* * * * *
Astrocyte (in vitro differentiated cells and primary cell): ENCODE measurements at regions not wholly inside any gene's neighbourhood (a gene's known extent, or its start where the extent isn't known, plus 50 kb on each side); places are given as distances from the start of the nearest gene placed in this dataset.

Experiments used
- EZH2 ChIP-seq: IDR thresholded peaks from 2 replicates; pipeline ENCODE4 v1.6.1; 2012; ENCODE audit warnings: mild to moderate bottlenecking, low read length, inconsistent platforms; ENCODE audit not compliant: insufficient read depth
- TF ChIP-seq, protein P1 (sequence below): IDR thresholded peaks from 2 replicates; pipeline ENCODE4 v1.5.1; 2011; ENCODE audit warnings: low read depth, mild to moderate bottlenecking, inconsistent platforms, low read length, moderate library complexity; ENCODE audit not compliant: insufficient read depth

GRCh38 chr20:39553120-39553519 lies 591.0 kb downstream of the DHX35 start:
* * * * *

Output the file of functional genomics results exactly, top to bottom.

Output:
Astrocyte (in vitro differentiated cells and primary cell): ENCODE measurements at regions not wholly inside any gene's neighbourhood (a gene's known extent, or its start where the extent isn't known, plus 50 kb on each side); places are given as distances from the start of the nearest gene placed in this dataset.

Experiments used
- EZH2 ChIP-seq: IDR thresholded peaks from 2 replicates; pipeline ENCODE4 v1.6.1; 2012; ENCODE audit warnings: mild to moderate bottlenecking, low read length, inconsistent platforms; ENCODE audit not compliant: insufficient read depth
- TF ChIP-seq, protein P1 (sequence below): IDR thresholded peaks from 2 replicates; pipeline ENCODE4 v1.5.1; 2011; ENCODE audit warnings: low read depth, mild to moderate bottlenecking, inconsistent platforms, low read length, moderate library complexity; ENCODE audit not compliant: insufficient read depth

GRCh38 chr20:39553120-39553519 lies 591.0 kb downstream of the DHX35 start: